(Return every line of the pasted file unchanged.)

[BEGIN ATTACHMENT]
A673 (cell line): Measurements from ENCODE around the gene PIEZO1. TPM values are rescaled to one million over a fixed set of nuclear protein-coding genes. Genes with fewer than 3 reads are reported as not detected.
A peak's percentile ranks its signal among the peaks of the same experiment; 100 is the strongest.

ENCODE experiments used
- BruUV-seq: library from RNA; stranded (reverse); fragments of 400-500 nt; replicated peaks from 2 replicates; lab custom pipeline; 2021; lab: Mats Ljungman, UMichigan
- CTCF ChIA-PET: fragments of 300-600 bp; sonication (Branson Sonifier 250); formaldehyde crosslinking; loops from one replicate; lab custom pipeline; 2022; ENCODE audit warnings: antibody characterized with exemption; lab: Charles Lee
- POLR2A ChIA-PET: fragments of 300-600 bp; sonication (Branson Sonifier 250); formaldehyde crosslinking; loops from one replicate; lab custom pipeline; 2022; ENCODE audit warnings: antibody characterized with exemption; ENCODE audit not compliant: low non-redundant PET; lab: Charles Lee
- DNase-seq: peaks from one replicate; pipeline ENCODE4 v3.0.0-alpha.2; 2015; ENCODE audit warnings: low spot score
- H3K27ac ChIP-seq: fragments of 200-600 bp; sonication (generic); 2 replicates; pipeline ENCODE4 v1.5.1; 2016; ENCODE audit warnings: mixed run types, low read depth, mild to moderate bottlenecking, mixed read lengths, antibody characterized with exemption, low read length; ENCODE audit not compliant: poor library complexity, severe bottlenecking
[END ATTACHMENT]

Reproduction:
A673 (cell line): Measurements from ENCODE around the gene PIEZO1. TPM values are rescaled to one million over a fixed set of nuclear protein-coding genes. Genes with fewer than 3 reads are reported as not detected.
A peak's percentile ranks its signal among the peaks of the same experiment; 100 is the strongest.

ENCODE experiments used
- BruUV-seq: library from RNA; stranded (reverse); fragments of 400-500 nt; replicated peaks from 2 replicates; lab custom pipeline; 2021; lab: Mats Ljungman, UMichigan
- CTCF ChIA-PET: fragments of 300-600 bp; sonication (Branson Sonifier 250); formaldehyde crosslinking; loops from one replicate; lab custom pipeline; 2022; ENCODE audit warnings: antibody characterized with exemption; lab: Charles Lee
- POLR2A ChIA-PET: fragments of 300-600 bp; sonication (Branson Sonifier 250); formaldehyde crosslinking; loops from one replicate; lab custom pipeline; 2022; ENCODE audit warnings: antibody characterized with exemption; ENCODE audit not compliant: low non-redundant PET; lab: Charles Lee
- DNase-seq: peaks from one replicate; pipeline ENCODE4 v3.0.0-alpha.2; 2015; ENCODE audit warnings: low spot score
- H3K27ac ChIP-seq: fragments of 200-600 bp; sonication (generic); 2 replicates; pipeline ENCODE4 v1.5.1; 2016; ENCODE audit warnings: mixed run types, low read depth, mild to moderate bottlenecking, mixed read lengths, antibody characterized with exemption, low read length; ENCODE audit not compliant: poor library complexity, severe bottlenecking